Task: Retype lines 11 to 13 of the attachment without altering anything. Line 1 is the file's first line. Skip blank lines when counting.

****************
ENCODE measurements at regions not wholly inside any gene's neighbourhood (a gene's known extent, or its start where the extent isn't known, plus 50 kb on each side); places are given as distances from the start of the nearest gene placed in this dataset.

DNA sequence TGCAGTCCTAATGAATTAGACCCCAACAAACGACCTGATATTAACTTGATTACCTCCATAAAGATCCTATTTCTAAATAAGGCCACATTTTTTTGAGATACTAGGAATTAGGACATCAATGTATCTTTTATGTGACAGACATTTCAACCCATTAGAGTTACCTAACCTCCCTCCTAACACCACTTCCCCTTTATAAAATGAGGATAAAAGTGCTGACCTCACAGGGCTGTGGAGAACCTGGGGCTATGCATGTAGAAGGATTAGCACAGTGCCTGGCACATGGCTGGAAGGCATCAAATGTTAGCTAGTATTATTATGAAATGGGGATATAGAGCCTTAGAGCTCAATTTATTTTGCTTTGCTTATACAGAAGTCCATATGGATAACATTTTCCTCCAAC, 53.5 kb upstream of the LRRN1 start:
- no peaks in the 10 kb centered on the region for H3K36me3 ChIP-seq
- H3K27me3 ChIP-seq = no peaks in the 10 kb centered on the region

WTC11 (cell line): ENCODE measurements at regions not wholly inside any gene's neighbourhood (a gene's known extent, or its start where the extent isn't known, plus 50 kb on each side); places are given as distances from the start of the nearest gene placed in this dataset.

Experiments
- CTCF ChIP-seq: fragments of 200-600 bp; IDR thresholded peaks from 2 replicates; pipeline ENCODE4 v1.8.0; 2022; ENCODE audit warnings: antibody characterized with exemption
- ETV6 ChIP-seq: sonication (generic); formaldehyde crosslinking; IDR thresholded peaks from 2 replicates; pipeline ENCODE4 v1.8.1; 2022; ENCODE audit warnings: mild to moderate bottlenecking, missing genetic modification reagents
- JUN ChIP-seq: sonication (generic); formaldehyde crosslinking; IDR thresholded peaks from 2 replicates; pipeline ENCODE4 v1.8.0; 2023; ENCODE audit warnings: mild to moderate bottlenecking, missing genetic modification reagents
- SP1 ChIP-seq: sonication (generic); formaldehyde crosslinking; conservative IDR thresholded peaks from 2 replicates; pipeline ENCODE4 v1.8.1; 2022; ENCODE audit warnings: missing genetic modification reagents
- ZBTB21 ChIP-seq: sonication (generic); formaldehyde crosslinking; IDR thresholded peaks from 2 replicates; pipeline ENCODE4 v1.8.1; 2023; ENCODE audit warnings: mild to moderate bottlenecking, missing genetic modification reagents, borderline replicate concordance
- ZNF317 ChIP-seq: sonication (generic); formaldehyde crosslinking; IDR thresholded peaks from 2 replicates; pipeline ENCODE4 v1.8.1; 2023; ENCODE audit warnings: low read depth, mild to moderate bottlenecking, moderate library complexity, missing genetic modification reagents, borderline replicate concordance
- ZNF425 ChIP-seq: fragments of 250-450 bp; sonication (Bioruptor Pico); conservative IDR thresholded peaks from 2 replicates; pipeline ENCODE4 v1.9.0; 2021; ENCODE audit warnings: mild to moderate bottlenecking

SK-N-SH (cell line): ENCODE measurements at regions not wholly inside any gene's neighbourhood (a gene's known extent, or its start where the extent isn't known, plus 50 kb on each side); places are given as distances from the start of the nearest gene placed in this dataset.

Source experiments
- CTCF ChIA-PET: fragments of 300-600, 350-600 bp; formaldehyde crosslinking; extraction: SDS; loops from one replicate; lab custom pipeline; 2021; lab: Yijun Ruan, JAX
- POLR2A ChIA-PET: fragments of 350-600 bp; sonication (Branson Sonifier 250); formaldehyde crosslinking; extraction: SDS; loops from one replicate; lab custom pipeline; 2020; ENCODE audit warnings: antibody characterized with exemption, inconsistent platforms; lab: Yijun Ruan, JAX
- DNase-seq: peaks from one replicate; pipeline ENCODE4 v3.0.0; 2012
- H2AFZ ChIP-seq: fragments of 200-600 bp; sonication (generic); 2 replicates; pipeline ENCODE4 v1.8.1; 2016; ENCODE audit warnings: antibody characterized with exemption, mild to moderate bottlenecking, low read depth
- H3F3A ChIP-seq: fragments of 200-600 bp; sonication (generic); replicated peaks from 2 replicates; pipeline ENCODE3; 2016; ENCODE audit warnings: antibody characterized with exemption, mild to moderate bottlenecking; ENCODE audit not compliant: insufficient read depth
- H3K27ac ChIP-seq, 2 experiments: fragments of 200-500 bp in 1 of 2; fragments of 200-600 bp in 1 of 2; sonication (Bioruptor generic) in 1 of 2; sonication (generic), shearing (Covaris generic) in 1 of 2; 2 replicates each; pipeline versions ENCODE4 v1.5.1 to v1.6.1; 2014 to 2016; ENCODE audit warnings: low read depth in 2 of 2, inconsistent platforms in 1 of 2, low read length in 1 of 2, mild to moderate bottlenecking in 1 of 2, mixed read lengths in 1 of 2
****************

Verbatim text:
- ZBTB21 ChIP-seq: sonication (generic); formaldehyde crosslinking; IDR thresholded peaks from 2 replicates; pipeline ENCODE4 v1.8.1; 2023; ENCODE audit warnings: mild to moderate bottlenecking, missing genetic modification reagents, borderline replicate concordance
- ZNF317 ChIP-seq: sonication (generic); formaldehyde crosslinking; IDR thresholded peaks from 2 replicates; pipeline ENCODE4 v1.8.1; 2023; ENCODE audit warnings: low read depth, mild to moderate bottlenecking, moderate library complexity, missing genetic modification reagents, borderline replicate concordance
- ZNF425 ChIP-seq: fragments of 250-450 bp; sonication (Bioruptor Pico); conservative IDR thresholded peaks from 2 replicates; pipeline ENCODE4 v1.9.0; 2021; ENCODE audit warnings: mild to moderate bottlenecking